The warmer waters also herald the arrival of our premiere game fish – the kingfish. They’re the street fighters of the New Zealand fish world and will beat up an unprepared diver, tangling or breaking gear while attracting every hungry bronze whaler in th
Here are my top five tips for filling the BBQ with kingie steaks:
1 FIND CURRENT AND STRUCTURE
The kingfish will never be found too far from schools of bait fish. These bait fish will congregate on the up-current edges of reefs or other structures where nutrients are pushed past. Again, demoiselles are often the first giveaway but if you see multiple different species schooling in one area, especially koheru, you know you’ve found the sweet spot.
2 DON’T CHASE THEM AND HIDE YOUR EYES
Kingfish are extremely curious but they still know a threat when they see one. Never swim directly at the fish or eyeball them. If you see them swimming while you’re on the surface, try to pick where they’re going and dive to intercept them. Better yet, swim straight down and rest on the bottom waiting for them to come to you. Try to make yourself small against the rock or kelp and avoid eye contact. Throwing handfuls of sand, clicking rocks or jiggling your flopper are good ways of luring them in.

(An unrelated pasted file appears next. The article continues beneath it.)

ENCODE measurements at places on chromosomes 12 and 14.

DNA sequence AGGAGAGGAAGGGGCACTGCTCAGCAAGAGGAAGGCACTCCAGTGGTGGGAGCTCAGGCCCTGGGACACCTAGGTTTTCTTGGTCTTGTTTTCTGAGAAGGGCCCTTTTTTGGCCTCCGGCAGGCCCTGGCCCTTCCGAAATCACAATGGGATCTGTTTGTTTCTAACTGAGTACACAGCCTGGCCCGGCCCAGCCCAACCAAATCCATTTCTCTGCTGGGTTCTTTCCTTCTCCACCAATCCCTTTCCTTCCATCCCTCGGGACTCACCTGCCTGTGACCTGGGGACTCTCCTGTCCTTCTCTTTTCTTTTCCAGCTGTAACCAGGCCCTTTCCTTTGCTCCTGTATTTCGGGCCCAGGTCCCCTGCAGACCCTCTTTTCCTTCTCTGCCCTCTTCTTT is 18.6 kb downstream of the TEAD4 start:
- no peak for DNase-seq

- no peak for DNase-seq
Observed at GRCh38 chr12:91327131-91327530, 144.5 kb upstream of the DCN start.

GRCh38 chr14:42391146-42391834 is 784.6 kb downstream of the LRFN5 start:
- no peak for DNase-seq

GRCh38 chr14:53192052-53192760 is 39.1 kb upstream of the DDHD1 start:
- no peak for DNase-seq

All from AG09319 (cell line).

PICK YOUR SHOT
To actually land a kingfish your shot has to be spot on. If you shoot them in the stomach the chances are they will tear off. If you shoot them and don’t hurt them they could bend your spear or worse. Make sure you get as close as you possibly can before you shoot – Hail Mary shots never stick on kingfish. When you aim try to punch the spear in about where its ear would be just behind the gill plate. That will go through lots of important parts and if it doesn’t stone the fish outright it will certainly slow it down. It also means the fish is pulling in a straight line and is unlikely to bend your spear.
4 KEEP SWIMMING INTO THE CURRENT
Once you’ve got your fish on make sure you keep swimming into the current as you pull line in. The power of a big kingfish has to be felt to be believed and the last thing you want is for a loop of floatline to catch on your wrist, ankle or neck as the fish makes a strong run. The place to fight the fish is to hold it just a couple of metres off the bottom. Play it gently but do not give it any slack or let it get to the bottom. Once it has tired slowly pull it up hand over hand swimming forward the whole time so the line floats out behind you. Once you get to the fish, get your hand in its gills, wrap your legs around it and hug it to your chest while you iki it.
USE THE RIGHT GEAR
Whole articles are written about the right gear to target kingies. Make sure you use a gun of at least 110mm barrel length with at least a 20mm diameter rubber on it and use a standard rope floatline with a 10 litre+ float. Don’t be talked into using a bluewater rig with bungees for kingies as they are no good around the reef; they will stretch and easily tangle.